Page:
I write a whole lot about Pokemon here at Kotaku—and every time, at least one person asks what the deal with the franchise is. Why is it so big? Why do people care about it? What's it about, even?
Maybe you wonder these things, too—it's an especially relevant set of questions now that Pokemon X & Y are about to release. Although it may be difficult to capture why this franchise has become so beloved, here's my humble attempt at explaining Pokemon.
Where it begins for most people might differ. Maybe it was the show, back in 1997. Maybe it was this song from the show in particular and the words I want to be the very best, like no one ever was:
Maybe it was the original games, Pokemon Red and Blue.
Maybe it was the trading cards, and the endless attempt to collect all the shinies. Or, maybe it was all three at once—that's how it was for me, at least.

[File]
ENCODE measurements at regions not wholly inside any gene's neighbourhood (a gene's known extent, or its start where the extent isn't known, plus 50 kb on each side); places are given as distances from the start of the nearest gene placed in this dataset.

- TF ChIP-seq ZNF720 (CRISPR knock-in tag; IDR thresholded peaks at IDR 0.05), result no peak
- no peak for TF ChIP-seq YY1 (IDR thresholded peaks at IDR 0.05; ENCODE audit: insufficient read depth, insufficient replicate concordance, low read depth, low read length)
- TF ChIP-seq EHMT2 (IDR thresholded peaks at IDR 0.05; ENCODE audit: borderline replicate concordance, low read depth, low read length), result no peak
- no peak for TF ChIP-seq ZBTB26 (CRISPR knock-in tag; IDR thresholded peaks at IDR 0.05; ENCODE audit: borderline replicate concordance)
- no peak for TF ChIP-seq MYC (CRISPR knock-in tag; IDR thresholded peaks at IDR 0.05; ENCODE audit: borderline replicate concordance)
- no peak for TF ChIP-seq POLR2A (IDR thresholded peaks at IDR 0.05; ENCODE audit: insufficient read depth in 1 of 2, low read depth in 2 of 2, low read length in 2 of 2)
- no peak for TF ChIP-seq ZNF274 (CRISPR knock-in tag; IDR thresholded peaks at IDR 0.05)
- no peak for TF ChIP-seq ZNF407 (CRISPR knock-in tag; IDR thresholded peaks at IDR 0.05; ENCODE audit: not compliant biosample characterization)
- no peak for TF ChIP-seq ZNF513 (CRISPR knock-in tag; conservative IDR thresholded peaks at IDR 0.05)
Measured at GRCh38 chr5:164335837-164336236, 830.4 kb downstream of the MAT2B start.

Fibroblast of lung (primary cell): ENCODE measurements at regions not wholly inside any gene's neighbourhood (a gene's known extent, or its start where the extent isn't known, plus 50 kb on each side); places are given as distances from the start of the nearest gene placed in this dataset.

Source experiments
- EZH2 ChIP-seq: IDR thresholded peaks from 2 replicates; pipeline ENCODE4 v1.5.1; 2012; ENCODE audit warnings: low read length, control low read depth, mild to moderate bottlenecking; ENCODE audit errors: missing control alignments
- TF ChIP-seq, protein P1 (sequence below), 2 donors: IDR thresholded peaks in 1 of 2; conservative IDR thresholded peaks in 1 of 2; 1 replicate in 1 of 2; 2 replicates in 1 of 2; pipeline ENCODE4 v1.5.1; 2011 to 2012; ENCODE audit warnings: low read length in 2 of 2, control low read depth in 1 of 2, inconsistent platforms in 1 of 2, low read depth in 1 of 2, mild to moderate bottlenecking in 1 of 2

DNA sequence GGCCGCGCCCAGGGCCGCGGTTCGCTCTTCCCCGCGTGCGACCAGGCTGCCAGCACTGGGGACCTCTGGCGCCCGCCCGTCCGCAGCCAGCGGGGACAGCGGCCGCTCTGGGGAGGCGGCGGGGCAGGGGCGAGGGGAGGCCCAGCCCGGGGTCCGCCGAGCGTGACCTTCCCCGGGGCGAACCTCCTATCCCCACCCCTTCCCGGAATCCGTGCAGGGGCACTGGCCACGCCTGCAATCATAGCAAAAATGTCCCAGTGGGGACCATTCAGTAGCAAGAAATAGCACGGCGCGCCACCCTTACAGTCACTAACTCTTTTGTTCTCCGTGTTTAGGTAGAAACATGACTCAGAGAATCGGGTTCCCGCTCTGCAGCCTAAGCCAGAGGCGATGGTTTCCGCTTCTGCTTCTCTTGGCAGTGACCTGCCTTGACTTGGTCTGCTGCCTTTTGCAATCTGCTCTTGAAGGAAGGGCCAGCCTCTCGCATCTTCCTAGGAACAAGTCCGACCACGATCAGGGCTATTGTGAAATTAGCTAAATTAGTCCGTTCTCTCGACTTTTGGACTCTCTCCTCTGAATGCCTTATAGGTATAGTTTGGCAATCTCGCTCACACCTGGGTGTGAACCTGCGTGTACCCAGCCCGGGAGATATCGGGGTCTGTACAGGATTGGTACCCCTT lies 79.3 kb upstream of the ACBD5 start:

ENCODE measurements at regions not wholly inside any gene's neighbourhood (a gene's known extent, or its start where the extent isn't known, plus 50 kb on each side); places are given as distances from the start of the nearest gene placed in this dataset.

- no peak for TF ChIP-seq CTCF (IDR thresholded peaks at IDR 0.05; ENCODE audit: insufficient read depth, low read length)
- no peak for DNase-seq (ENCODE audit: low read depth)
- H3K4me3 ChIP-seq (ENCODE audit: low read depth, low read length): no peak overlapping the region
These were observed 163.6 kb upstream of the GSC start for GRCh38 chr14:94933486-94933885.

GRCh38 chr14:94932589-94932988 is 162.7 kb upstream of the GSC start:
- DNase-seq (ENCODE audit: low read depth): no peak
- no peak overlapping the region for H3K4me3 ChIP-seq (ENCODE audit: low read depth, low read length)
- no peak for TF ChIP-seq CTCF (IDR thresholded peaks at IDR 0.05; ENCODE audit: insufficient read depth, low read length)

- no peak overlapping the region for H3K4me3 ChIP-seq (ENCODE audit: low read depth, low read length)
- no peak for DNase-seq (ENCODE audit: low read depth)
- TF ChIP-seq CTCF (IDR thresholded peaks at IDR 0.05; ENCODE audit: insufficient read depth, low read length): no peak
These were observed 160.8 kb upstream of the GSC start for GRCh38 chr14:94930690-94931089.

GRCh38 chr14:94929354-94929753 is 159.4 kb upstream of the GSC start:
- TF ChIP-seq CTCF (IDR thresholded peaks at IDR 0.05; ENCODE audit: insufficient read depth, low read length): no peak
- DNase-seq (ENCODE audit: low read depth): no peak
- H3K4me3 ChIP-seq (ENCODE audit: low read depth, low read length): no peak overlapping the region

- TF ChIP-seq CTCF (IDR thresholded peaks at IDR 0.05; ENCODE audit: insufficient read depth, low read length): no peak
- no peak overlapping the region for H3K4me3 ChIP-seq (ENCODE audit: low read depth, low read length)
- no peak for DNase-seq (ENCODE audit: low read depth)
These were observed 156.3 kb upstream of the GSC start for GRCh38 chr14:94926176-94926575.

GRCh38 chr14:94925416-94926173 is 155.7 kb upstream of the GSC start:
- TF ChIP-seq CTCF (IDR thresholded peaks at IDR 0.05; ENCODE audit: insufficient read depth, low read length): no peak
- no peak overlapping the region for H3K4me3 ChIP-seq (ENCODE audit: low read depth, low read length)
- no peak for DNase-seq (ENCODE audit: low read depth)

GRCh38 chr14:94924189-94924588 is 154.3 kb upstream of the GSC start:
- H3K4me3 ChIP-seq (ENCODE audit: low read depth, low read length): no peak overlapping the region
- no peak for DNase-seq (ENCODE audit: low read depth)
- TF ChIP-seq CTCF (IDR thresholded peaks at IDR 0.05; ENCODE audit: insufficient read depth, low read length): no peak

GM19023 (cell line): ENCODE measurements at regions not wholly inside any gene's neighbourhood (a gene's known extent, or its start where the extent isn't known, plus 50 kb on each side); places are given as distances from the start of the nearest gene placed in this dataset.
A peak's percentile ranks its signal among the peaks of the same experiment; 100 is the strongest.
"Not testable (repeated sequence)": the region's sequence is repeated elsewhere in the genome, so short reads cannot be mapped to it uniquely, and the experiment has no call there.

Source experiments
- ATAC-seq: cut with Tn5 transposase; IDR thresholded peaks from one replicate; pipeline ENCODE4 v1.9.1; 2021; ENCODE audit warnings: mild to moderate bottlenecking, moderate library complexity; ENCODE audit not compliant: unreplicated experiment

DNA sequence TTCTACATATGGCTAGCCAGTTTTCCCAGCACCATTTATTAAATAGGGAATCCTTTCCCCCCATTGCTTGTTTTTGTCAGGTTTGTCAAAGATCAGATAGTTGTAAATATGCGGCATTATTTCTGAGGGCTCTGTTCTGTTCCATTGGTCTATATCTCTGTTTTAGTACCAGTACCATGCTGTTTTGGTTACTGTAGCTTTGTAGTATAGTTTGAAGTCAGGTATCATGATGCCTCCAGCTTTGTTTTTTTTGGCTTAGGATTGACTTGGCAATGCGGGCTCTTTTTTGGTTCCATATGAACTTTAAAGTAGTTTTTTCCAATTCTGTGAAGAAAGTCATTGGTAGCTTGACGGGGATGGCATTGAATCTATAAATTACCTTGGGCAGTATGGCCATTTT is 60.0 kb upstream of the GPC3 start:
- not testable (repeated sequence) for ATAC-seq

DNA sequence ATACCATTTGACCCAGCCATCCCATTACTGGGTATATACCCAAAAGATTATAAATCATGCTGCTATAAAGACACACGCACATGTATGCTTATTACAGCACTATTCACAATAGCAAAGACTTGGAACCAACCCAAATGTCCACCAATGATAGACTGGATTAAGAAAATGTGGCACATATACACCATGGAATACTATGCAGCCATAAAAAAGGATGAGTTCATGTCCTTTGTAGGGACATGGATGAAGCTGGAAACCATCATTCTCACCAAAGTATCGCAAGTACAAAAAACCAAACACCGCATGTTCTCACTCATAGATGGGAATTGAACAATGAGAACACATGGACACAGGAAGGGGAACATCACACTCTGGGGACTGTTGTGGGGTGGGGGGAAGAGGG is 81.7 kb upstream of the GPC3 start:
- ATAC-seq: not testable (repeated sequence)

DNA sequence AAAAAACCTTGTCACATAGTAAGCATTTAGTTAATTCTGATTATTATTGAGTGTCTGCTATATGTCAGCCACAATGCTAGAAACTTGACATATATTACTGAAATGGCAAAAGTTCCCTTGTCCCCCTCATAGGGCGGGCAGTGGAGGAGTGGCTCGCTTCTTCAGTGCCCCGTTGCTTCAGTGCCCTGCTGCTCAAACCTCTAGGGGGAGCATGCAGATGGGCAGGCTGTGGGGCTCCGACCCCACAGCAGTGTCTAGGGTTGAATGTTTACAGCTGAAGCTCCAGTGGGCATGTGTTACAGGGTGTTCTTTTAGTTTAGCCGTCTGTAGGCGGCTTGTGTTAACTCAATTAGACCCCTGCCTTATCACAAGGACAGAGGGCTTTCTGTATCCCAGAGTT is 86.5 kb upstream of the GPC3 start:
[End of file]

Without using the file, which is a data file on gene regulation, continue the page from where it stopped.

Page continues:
But wherever you went, there it was. Pokemon. Even then, during the late 90s, it wasn't too hard to see why. Here's this franchise about kids who go on adventures to become 'Pokemon masters,' and in practice what that really means is that you can leave home when you're like 8 years old to see the world with your friends and pets. Pretty seductive, as a fantasy. (And highly lucrative, as merchandise.)
151 was the magic number, initially. 151 different critters to choose from. 151 Pokemon, many of which look somewhat close to creatures we know in the real world...only cooler somehow. Sure, you can see that in the design, but mainly it was that these monsters could evolve and become faster, stronger, better. That was such an alluring concept. I didn't even know about Charles Darwin back then, but when the real-world concepts appeared in my life, they didn't seem implausible. It's like Pokemon, you know?